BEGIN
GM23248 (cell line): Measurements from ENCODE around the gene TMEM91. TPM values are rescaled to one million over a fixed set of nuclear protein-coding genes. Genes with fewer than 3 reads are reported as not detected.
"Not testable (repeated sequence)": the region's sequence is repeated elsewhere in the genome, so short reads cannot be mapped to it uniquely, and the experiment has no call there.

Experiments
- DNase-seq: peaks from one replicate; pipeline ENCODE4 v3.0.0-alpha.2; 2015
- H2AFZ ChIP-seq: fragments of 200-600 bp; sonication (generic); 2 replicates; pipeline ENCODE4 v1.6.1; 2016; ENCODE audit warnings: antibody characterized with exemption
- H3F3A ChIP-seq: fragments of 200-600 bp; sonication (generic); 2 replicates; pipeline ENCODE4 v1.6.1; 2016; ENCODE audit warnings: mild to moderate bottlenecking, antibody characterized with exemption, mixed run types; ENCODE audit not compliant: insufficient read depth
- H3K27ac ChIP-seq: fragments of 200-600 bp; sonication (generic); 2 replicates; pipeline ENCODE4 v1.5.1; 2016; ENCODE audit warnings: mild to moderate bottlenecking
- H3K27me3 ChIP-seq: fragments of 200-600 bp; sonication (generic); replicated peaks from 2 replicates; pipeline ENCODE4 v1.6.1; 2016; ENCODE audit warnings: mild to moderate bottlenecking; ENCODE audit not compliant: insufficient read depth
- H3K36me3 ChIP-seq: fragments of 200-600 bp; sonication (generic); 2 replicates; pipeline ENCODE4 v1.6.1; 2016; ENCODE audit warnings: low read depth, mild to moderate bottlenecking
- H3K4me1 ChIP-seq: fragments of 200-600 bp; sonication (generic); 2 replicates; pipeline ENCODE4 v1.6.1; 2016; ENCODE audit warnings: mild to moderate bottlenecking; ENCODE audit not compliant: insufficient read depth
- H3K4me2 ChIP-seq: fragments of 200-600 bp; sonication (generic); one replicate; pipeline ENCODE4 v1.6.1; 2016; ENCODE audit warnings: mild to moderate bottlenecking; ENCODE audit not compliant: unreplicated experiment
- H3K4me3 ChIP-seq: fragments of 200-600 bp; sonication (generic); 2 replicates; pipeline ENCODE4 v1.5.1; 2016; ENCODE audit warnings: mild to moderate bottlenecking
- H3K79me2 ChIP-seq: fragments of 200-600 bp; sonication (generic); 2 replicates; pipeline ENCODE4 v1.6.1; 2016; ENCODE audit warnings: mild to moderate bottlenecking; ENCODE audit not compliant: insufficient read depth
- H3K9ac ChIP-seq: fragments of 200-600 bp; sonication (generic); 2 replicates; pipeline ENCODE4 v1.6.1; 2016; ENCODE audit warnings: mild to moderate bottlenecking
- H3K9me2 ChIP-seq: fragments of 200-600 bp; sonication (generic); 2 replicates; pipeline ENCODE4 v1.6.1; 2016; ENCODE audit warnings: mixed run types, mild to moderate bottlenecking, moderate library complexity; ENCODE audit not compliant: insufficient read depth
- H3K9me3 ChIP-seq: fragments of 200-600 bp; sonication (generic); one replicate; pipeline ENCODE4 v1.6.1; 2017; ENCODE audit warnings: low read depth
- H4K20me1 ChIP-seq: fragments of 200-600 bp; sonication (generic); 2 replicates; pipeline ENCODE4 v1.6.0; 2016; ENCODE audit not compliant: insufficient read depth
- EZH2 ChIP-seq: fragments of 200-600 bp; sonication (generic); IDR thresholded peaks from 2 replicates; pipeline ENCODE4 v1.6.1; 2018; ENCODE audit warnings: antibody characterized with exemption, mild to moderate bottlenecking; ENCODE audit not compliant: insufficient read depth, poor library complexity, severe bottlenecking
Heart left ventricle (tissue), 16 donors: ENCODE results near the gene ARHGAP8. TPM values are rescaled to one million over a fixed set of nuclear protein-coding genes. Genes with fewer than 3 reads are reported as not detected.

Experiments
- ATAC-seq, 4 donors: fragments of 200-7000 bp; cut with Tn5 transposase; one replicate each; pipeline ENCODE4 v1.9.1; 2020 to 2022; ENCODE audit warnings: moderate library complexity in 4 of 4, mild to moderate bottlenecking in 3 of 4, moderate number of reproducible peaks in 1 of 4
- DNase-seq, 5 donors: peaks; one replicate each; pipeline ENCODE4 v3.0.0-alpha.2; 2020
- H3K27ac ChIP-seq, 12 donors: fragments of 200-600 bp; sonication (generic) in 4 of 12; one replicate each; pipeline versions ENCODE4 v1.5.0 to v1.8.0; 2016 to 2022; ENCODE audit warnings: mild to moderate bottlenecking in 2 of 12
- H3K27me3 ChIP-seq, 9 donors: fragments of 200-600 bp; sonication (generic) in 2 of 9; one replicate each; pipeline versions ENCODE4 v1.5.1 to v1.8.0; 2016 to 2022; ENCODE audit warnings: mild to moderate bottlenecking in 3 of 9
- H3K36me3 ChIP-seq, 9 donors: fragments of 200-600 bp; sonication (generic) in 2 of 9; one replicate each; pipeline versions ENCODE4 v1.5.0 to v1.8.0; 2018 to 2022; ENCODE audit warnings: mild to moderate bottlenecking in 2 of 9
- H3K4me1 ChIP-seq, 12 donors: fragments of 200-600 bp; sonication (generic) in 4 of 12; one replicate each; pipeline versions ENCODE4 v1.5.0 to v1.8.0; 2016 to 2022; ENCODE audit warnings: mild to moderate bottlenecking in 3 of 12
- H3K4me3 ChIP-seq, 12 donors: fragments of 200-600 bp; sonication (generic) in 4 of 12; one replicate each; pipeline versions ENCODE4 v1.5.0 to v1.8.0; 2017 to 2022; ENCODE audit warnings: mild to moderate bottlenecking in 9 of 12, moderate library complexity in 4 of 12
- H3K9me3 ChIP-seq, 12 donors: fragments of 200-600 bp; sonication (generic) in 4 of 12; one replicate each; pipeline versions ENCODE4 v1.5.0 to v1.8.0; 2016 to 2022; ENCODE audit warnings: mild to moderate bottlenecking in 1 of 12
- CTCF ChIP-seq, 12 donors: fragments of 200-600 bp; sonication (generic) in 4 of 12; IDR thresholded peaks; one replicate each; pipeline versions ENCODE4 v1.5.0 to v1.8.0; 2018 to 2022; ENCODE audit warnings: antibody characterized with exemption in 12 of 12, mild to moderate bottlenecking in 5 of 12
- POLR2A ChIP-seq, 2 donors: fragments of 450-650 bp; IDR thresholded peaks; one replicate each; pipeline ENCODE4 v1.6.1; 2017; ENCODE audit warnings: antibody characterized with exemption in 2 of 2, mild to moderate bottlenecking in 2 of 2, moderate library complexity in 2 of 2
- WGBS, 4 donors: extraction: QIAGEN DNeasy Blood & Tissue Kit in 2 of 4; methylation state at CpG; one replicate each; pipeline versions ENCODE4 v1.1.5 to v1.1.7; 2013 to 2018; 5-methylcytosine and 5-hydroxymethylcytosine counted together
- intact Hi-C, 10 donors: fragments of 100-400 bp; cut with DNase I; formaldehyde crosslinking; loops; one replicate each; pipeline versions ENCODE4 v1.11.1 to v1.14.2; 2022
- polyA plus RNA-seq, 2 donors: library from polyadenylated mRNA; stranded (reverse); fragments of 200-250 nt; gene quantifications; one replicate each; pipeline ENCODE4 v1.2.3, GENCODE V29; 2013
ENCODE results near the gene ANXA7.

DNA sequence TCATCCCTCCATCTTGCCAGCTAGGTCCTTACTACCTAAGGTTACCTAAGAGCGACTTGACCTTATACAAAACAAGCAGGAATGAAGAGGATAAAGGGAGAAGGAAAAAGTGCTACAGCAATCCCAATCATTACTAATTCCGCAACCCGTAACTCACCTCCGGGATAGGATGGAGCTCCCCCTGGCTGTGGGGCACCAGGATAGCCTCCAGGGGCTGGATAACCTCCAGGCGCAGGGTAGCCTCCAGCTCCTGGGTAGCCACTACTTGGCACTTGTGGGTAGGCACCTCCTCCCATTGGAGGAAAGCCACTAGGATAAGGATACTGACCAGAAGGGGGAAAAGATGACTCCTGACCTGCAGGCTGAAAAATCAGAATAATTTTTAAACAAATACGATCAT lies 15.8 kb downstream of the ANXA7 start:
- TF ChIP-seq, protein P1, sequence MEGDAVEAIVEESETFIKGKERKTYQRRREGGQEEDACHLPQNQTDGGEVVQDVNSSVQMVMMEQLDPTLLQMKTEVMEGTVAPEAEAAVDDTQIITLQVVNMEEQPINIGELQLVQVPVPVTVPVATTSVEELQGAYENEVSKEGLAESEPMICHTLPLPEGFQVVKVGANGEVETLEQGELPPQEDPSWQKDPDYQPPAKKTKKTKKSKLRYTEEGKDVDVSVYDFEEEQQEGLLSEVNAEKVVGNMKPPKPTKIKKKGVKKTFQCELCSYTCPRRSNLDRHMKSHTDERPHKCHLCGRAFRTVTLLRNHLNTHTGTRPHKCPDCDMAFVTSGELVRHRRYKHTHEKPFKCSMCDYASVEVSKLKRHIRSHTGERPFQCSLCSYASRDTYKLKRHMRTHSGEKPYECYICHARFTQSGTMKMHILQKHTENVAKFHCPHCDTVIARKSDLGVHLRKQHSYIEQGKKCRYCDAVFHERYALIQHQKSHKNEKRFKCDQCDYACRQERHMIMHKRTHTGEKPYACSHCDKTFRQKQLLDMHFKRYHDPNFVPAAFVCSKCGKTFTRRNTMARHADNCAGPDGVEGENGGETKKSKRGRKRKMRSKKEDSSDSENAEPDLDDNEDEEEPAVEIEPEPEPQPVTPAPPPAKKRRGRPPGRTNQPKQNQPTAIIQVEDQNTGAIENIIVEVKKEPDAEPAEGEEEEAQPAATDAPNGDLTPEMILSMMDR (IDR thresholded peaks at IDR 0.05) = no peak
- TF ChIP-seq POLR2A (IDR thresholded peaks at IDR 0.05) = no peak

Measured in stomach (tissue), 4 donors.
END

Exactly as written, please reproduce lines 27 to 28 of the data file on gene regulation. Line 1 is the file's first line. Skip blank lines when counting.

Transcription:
- H3K4me3 ChIP-seq, 12 donors: fragments of 200-600 bp; sonication (generic) in 4 of 12; one replicate each; pipeline versions ENCODE4 v1.5.0 to v1.8.0; 2017 to 2022; ENCODE audit warnings: mild to moderate bottlenecking in 9 of 12, moderate library complexity in 4 of 12
- H3K9me3 ChIP-seq, 12 donors: fragments of 200-600 bp; sonication (generic) in 4 of 12; one replicate each; pipeline versions ENCODE4 v1.5.0 to v1.8.0; 2016 to 2022; ENCODE audit warnings: mild to moderate bottlenecking in 1 of 12